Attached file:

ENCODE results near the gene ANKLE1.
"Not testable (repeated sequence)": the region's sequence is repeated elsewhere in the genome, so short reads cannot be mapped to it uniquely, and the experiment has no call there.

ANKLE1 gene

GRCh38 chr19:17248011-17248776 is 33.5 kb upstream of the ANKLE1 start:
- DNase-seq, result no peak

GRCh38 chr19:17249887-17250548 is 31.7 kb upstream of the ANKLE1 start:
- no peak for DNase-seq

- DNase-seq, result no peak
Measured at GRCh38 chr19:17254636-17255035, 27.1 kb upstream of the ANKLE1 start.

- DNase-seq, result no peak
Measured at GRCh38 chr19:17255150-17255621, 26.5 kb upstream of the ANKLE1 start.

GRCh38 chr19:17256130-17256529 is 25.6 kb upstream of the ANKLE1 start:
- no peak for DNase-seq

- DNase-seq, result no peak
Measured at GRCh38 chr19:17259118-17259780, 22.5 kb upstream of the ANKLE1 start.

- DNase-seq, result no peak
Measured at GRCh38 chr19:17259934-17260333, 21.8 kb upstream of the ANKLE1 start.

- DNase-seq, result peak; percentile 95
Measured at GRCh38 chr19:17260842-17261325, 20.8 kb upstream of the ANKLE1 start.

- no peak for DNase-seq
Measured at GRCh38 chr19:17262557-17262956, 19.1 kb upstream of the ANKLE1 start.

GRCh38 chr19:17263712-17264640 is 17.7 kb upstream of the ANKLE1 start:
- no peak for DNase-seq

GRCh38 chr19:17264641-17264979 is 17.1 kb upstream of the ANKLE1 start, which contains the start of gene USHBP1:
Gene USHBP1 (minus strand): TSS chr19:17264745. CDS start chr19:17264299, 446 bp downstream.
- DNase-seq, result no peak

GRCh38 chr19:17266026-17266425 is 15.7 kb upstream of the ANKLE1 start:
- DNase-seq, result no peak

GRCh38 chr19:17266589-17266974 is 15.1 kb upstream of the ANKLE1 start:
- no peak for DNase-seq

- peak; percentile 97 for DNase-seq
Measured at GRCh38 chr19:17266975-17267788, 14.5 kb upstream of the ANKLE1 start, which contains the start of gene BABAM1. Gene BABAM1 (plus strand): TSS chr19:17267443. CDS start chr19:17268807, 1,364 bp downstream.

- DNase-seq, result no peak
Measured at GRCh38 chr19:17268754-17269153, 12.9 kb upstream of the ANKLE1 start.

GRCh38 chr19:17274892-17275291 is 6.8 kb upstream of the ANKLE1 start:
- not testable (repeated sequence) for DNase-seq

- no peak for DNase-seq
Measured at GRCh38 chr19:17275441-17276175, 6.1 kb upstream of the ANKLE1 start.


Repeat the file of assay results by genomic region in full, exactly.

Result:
ENCODE results near the gene ANKLE1.
"Not testable (repeated sequence)": the region's sequence is repeated elsewhere in the genome, so short reads cannot be mapped to it uniquely, and the experiment has no call there.

ANKLE1 gene

GRCh38 chr19:17248011-17248776 is 33.5 kb upstream of the ANKLE1 start:
- DNase-seq, result no peak

GRCh38 chr19:17249887-17250548 is 31.7 kb upstream of the ANKLE1 start:
- no peak for DNase-seq

- DNase-seq, result no peak
Measured at GRCh38 chr19:17254636-17255035, 27.1 kb upstream of the ANKLE1 start.

- DNase-seq, result no peak
Measured at GRCh38 chr19:17255150-17255621, 26.5 kb upstream of the ANKLE1 start.

GRCh38 chr19:17256130-17256529 is 25.6 kb upstream of the ANKLE1 start:
- no peak for DNase-seq

- DNase-seq, result no peak
Measured at GRCh38 chr19:17259118-17259780, 22.5 kb upstream of the ANKLE1 start.

- DNase-seq, result no peak
Measured at GRCh38 chr19:17259934-17260333, 21.8 kb upstream of the ANKLE1 start.

- DNase-seq, result peak; percentile 95
Measured at GRCh38 chr19:17260842-17261325, 20.8 kb upstream of the ANKLE1 start.

- no peak for DNase-seq
Measured at GRCh38 chr19:17262557-17262956, 19.1 kb upstream of the ANKLE1 start.

GRCh38 chr19:17263712-17264640 is 17.7 kb upstream of the ANKLE1 start:
- no peak for DNase-seq

GRCh38 chr19:17264641-17264979 is 17.1 kb upstream of the ANKLE1 start, which contains the start of gene USHBP1:
Gene USHBP1 (minus strand): TSS chr19:17264745. CDS start chr19:17264299, 446 bp downstream.
- DNase-seq, result no peak

GRCh38 chr19:17266026-17266425 is 15.7 kb upstream of the ANKLE1 start:
- DNase-seq, result no peak

GRCh38 chr19:17266589-17266974 is 15.1 kb upstream of the ANKLE1 start:
- no peak for DNase-seq

- peak; percentile 97 for DNase-seq
Measured at GRCh38 chr19:17266975-17267788, 14.5 kb upstream of the ANKLE1 start, which contains the start of gene BABAM1. Gene BABAM1 (plus strand): TSS chr19:17267443. CDS start chr19:17268807, 1,364 bp downstream.

- DNase-seq, result no peak
Measured at GRCh38 chr19:17268754-17269153, 12.9 kb upstream of the ANKLE1 start.

GRCh38 chr19:17274892-17275291 is 6.8 kb upstream of the ANKLE1 start:
- not testable (repeated sequence) for DNase-seq

- no peak for DNase-seq
Measured at GRCh38 chr19:17275441-17276175, 6.1 kb upstream of the ANKLE1 start.